A critical part of the scientific method is recording both your observations and the parameters of an experiment. In data science, it is also critical to track the parameters, artifacts, and metrics used in a machine learning (ML) experiment. This metadata helps you:
- Analyze runs of a production ML system to understand changes in the quality of predictions.
- Analyze ML experiments to compare the effectiveness of different sets of hyperparameters.
- Track the lineage of ML artifacts, for example datasets and models, to understand just what contributed to the creation of an artifact or how that artifact was used to create descendant artifacts.
- Rerun an ML workflow with the same artifacts and parameters.
- Track the downstream usage of ML artifacts for governance purposes.
Vertex ML Metadata lets you record the metadata and artifacts produced by your ML system and query that metadata to help analyze, debug, and audit the performance of your ML system or the artifacts that it produces.
Vertex ML Metadata builds on the concepts used in the open source ML Metadata (MLMD) library that was developed by Google's TensorFlow Extended team.
Overview of Vertex ML Metadata
Vertex ML Metadata captures your ML system's metadata as a graph.
In the metadata graph, artifacts and executions are nodes, and events are edges that link artifacts as inputs or outputs of executions. Contexts represent subgraphs that are used to logically group sets of artifacts and executions.
You can apply key-value pair metadata to artifacts, executions, and contexts. For example, a model could have metadata that describes the framework used to train the model and performance metrics, such as the model's accuracy, precision, and recall.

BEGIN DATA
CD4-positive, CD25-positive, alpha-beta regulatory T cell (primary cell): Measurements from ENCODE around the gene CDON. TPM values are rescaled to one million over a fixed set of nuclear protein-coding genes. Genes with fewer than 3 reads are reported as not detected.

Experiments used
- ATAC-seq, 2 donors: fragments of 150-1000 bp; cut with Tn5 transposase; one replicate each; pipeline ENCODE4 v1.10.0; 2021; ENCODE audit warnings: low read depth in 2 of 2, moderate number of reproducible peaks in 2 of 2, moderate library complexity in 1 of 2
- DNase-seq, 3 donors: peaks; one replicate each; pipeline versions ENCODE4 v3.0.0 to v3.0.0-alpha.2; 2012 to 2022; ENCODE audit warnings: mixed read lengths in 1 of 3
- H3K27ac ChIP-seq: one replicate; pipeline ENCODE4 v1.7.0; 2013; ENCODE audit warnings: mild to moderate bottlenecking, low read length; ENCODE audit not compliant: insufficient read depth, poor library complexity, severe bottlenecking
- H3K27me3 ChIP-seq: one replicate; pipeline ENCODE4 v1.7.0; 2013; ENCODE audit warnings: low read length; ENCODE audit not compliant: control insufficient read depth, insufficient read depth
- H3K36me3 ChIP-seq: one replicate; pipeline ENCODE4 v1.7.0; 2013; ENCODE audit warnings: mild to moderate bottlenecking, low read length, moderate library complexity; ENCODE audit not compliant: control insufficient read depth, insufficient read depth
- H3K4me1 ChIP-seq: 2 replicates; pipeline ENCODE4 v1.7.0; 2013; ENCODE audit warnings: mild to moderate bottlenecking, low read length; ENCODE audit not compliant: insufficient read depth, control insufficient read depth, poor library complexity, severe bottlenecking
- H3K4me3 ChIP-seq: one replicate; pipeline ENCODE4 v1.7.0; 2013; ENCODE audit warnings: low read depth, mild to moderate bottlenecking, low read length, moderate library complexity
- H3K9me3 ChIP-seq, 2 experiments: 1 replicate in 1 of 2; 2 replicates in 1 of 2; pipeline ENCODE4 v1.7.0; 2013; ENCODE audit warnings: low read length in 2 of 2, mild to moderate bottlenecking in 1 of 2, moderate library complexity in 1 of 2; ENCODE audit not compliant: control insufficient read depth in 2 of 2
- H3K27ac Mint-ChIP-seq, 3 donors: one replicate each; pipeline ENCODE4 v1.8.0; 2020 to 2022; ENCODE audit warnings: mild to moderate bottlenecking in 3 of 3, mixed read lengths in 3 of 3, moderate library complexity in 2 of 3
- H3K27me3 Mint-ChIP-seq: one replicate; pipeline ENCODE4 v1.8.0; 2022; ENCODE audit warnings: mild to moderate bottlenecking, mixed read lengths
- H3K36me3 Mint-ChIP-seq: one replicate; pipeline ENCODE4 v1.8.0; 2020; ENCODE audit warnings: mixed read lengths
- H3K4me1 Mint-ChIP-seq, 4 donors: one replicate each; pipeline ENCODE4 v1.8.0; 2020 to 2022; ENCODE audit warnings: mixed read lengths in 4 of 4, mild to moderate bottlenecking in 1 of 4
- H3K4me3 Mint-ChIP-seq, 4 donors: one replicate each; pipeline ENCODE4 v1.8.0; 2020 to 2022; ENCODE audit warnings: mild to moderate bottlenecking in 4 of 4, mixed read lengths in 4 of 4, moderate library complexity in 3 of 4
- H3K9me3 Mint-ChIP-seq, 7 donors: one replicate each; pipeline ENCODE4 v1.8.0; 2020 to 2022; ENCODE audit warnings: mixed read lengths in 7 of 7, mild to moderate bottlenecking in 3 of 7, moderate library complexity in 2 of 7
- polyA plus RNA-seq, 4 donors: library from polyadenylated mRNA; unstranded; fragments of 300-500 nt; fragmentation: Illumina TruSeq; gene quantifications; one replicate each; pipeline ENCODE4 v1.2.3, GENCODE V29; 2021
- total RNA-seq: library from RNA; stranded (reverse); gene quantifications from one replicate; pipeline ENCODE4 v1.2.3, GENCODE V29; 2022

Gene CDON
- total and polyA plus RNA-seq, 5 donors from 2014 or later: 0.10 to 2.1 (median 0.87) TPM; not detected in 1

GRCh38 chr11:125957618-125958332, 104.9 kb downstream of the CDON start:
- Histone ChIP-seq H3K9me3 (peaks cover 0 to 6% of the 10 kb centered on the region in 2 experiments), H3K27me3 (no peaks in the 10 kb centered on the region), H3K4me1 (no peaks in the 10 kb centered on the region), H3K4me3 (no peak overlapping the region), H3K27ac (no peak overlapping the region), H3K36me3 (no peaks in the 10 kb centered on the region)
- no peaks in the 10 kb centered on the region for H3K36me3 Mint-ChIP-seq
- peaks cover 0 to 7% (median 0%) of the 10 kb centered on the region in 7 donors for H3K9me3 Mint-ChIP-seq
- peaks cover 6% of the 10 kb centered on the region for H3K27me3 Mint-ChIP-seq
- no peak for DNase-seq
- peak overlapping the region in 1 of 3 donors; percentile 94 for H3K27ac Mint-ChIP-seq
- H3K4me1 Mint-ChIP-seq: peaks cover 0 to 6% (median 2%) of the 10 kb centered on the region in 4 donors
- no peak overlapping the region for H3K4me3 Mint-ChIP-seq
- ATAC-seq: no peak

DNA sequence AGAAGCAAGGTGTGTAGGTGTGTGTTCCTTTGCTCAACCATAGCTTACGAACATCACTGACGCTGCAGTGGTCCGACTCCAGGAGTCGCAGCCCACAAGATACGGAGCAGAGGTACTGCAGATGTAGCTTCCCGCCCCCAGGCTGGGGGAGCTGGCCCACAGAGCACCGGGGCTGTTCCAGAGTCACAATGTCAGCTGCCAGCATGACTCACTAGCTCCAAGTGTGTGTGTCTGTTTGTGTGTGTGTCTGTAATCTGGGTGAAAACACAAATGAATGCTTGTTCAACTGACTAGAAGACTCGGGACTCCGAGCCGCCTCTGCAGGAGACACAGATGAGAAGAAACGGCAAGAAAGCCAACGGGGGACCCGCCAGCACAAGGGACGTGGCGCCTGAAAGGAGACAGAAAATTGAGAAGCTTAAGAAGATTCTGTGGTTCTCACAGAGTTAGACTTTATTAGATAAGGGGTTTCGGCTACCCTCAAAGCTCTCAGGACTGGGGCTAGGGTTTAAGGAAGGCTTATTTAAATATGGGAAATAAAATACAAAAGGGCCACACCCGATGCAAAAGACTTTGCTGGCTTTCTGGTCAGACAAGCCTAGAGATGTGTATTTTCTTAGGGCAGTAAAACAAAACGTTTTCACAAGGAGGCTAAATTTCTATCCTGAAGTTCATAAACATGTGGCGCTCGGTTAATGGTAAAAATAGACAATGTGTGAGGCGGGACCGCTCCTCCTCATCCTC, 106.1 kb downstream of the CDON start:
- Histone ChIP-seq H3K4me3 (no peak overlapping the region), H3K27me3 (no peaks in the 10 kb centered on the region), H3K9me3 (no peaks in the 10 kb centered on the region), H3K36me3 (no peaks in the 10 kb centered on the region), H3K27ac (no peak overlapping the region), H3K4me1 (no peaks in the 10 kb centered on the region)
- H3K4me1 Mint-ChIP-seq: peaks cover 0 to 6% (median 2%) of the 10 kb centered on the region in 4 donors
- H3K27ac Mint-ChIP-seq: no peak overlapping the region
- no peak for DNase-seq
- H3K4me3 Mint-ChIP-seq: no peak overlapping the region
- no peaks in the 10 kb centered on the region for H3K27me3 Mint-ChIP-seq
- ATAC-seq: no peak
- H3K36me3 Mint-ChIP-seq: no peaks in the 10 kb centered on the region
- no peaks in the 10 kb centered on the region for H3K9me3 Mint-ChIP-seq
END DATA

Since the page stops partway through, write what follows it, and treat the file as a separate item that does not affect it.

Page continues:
ML artifact lineage
In order to understand changes in the performance of your machine ML system, you must be able to analyze the metadata produced by your ML workflow and the lineage of its artifacts. An artifact's lineage includes all the factors that contributed to its creation, as well as artifacts and metadata that descend from this artifact.
For example, a model's lineage could include the following:
- The training, test, and evaluation data used to create the model.
- The hyperparameters used during model training.
- The code that was used to train the model.
- Metadata recorded from the training and evaluation process, such as the model's accuracy.
- Artifacts that descend from this model, such as the results of batch predictions.
By tracking your ML system's metadata using Vertex ML Metadata, you can answer questions like the following:
- Which dataset was used to train a certain model?
- Which of my organization's models have been trained using a certain dataset?
- Which run produced the most accurate model, and what hyperparameters were used to train the model?
- Which deployment targets was a certain model deployed to and when was it deployed?
- Which version of your model was used to create a prediction at a given point in time?
Learn more about analyzing your ML system's metadata.